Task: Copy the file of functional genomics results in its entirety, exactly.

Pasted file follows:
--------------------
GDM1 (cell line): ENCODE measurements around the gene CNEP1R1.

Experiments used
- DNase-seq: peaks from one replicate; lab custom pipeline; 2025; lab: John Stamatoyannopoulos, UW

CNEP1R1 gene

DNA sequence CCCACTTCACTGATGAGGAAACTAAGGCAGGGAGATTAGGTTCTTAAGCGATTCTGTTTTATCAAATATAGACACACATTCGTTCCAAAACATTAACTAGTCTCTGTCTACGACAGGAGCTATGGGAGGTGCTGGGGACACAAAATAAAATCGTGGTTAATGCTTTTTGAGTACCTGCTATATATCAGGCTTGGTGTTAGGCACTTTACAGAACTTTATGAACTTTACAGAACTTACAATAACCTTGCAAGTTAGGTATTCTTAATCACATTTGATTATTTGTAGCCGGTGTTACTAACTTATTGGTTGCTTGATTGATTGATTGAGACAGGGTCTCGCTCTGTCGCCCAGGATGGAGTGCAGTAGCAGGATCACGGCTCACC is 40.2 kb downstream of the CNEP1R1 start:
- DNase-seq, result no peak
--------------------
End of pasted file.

GDM1 (cell line): ENCODE measurements around the gene CNEP1R1.

Experiments used
- DNase-seq: peaks from one replicate; lab custom pipeline; 2025; lab: John Stamatoyannopoulos, UW

CNEP1R1 gene

DNA sequence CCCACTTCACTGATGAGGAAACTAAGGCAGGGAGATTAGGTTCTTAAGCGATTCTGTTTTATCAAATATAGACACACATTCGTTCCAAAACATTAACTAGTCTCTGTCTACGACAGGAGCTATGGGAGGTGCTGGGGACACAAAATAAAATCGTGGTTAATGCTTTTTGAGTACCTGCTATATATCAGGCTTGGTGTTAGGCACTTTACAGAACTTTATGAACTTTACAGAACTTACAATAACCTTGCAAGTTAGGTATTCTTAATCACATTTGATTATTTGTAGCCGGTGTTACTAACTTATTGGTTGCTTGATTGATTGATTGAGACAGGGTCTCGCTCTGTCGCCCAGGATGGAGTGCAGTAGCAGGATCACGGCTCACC is 40.2 kb downstream of the CNEP1R1 start:
- DNase-seq, result no peak